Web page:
How Not to Let Your Weakness Define You
Are you struggling with being able to do something well? Have you settled to your fate at being poor or substandard at a particular skill? You don’t have to.
I’m always amazed when people compliment my stitching and I’ve talked about that here before. But the one thing I’ve learned from my ability to effortlessly “draw” with thread on my artwork is that anyone can make their weakness their strong suit. And here is why I say so.
When I got into textile art a couple of years ago, I wasn’t very good with free motion stitching. No strike that out. I had no idea what it was. I hadn’t tried doing it before nor had I seen it being done. As you’ve heard me say often, reading is one of my favorite pastimes and I learn a lot by reading. So I did what I know to do easily- went to the Internet and books to read about free motion quilting.
Honestly, most of the books and blogs I read talked about how tough it is to master the hand-eye coordination. Some even said you need to build certain contraptions to make it easier for you to move the fabric around the sewing machine. It all sounded so daunting but I wasn’t deterred. I knew it was an integral part of working with fabrics so I needed to know how to do it and I wanted to know how to do it very well.
So this is what I did, I created tons of 10 inch practice fabric samples. Every morning at 6:00 am I woke up to practice free motion quilting.
In the process, I broke several packets of sewing machine needles, I wasted money trying out various expensive threads and I spent countless hours reading about sewing machine tension. As though that wasn’t enough, on a daily basis, I was confronted with not knowing how long it was going to take for me to get it right.
But finally (after 6 months of daily practice), I started seeing rays of hope – my work was improving. I began to enjoy thread drawing. I even learned to sign my name with the sewing machine. Of course, I haven’t yet arrived. There still are lots of things I want to learn – like how to make good use of the negative spaces in my compositions. But I’ve become very confident about my work and above all I am truly enjoying what I’m doing and it shows.
In a Fortune magazine article titled, “Why Talent is Overrated“, the author, Geoff Colvin, explains that it is a deliberate practice that makes great performers, not an inborn talent. He goes on to say that focusing on a particular skill, stretching yourself beyond your comfort level and doing the hard work of practicing repeatedly is what improves your game, not inborn skill or talent.
The lesson here is that if I can do it, you can do it too. You can make your weakness your strong suit. This is how to do so in 7 simple steps:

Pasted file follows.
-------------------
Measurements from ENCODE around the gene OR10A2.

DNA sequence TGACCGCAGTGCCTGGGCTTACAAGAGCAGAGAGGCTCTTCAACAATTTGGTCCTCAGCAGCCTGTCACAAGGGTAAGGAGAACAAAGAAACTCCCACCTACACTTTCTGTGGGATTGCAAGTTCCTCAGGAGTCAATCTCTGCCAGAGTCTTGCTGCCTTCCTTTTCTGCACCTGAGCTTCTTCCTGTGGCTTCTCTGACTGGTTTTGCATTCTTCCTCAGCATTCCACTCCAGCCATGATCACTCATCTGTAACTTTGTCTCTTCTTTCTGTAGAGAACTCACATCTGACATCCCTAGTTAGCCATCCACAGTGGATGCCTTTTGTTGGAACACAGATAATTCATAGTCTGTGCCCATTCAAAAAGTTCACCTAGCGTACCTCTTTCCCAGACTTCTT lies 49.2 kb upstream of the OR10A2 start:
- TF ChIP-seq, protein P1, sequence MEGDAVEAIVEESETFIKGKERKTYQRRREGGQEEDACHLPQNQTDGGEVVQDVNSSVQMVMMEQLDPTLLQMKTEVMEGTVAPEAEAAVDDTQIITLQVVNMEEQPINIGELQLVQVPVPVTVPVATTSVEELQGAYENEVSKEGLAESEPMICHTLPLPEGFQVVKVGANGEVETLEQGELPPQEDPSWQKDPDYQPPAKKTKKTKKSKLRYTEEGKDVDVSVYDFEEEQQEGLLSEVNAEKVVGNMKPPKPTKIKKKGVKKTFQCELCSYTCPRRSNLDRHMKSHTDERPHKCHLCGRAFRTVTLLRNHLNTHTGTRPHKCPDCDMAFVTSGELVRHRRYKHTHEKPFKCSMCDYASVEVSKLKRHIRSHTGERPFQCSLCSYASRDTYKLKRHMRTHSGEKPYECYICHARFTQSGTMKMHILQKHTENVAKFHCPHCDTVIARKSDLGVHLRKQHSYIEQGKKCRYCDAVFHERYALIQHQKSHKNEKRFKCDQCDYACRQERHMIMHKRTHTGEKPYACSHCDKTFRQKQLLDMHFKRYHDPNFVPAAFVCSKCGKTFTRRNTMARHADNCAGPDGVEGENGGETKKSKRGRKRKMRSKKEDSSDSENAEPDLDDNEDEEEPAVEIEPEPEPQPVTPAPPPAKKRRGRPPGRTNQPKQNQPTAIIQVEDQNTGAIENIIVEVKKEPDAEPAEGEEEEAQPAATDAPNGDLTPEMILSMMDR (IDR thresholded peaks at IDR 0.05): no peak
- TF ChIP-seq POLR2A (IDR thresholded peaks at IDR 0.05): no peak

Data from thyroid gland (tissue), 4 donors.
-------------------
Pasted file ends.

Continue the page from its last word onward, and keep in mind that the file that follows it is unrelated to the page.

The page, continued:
- Determine to Make the Change
- Focus on One Skill at a Time
- Be Consistent
- Don’t Quit Even When You Can’t See Results
- When You Start Seeing Results Acknowledge Your Progress
- Challenge Yourself Further- Don’t Stop (Yet)
- Celebrate- You Made It!!!
So now what skill is it that you’ve been struggling with? It certainly isn’t a match for a determined you. Go take it on one more time with this new attitude and see if you’ll not succeed.
Go now!!, make your weakness your strong suit.
Share your experiences, thoughts, comments and advise. As always, I love to hear from you.
Janis Doucette says
LOL! Your beginning efforts at free motion stitching sounds exactly like mine. I finally bought a new sewing machine because I couldn’t lower the feed dogs on my old machine. Now, I find myself doing just fine even when I forget to put the feed dogs down!
Clara Nartey says
I know, right? All those rules about keeping the feed dogs down and then when you really get into it……even if you forget the rules you still can make it work without following the rules. Go figure! I guess it’s all about practice, practice, practice!!!
I read this article a couple of months ago and was inspired to try thread sketching. I was delighted to learn you were not so amazing at first. I just had to refind the article as progress is slow but thank you for inspiring me. I love your work and I have just subscribed so I do not miss future articles. I realise I need to work on bigger pieces . Do you have any tips how to frame/display your fabric artwork. .? Please excuse if you have covered this as I am trying to read your blog from the beginning .
Clara Nartey says
Welcome again. It always warms my heart to hear stories of how people are getting inspired by my story. I tell the story of my creative journey for that very reason – to inspire others to believe in themselves that if one person has done it they can too.
I usually stretch smaller pieces on wooden frames. And no, I don’t have a tutorial on that yet. I’ve taken pictures of me doing it but I haven’t written up a tutorial for the process yet. It’s on my to-do list. I’ll get to it soon……